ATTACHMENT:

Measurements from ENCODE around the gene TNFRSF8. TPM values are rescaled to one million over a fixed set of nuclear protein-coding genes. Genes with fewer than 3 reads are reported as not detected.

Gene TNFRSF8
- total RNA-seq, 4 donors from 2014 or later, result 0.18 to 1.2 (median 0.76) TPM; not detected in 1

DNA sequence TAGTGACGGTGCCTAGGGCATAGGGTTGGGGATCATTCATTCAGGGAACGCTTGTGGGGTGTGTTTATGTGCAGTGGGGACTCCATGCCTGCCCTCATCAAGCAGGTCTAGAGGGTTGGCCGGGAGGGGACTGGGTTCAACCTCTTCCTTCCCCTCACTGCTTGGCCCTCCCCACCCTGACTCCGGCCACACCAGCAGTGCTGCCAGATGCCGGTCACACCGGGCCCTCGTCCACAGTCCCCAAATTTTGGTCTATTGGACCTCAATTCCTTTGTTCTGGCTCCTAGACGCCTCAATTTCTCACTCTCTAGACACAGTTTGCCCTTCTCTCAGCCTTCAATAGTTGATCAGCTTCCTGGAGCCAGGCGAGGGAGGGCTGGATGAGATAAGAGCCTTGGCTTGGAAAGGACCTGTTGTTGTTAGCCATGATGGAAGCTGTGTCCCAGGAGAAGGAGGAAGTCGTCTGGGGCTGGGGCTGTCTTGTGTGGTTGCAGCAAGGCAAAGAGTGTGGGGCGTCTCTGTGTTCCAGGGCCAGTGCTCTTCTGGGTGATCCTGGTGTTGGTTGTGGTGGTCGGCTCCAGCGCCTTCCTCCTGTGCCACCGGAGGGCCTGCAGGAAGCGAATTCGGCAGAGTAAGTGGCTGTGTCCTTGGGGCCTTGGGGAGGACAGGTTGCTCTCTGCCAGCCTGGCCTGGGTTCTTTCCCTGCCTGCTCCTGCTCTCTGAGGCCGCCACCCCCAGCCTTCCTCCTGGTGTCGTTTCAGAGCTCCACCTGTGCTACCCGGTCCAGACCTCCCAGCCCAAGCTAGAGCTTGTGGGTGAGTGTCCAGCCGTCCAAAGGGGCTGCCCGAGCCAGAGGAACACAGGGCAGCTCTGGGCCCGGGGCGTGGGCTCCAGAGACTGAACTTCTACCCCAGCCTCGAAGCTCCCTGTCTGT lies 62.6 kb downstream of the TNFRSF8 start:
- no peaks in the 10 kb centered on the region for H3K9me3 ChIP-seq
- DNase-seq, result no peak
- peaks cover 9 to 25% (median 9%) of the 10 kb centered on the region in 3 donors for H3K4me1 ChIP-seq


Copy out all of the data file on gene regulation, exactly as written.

Measurements from ENCODE around the gene TNFRSF8. TPM values are rescaled to one million over a fixed set of nuclear protein-coding genes. Genes with fewer than 3 reads are reported as not detected.

Gene TNFRSF8
- total RNA-seq, 4 donors from 2014 or later, result 0.18 to 1.2 (median 0.76) TPM; not detected in 1

DNA sequence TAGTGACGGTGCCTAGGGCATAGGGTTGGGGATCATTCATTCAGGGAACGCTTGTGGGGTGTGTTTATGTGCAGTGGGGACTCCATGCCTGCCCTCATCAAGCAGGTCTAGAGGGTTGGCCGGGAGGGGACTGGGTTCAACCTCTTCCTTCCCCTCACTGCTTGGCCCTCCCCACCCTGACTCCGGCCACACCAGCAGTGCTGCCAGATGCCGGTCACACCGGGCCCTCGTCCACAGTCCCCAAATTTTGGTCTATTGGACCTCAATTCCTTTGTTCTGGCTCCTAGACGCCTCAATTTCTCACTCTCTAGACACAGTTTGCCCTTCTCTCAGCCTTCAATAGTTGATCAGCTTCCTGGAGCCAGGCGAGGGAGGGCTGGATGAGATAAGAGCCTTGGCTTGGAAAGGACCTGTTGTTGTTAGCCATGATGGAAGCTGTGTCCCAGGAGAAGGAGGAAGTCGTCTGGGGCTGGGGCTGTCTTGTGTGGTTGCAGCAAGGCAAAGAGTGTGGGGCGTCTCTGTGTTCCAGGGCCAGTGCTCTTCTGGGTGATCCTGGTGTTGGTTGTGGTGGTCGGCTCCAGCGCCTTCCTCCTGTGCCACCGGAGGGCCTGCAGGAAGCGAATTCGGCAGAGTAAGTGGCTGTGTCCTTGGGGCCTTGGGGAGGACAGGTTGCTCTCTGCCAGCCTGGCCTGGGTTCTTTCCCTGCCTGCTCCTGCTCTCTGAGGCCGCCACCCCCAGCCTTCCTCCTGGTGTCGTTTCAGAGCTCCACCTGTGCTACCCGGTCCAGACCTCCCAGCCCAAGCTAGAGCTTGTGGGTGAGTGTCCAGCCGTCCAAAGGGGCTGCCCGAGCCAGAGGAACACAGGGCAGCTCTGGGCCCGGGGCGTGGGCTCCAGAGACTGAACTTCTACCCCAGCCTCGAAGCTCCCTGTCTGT lies 62.6 kb downstream of the TNFRSF8 start:
- no peaks in the 10 kb centered on the region for H3K9me3 ChIP-seq
- DNase-seq, result no peak
- peaks cover 9 to 25% (median 9%) of the 10 kb centered on the region in 3 donors for H3K4me1 ChIP-seq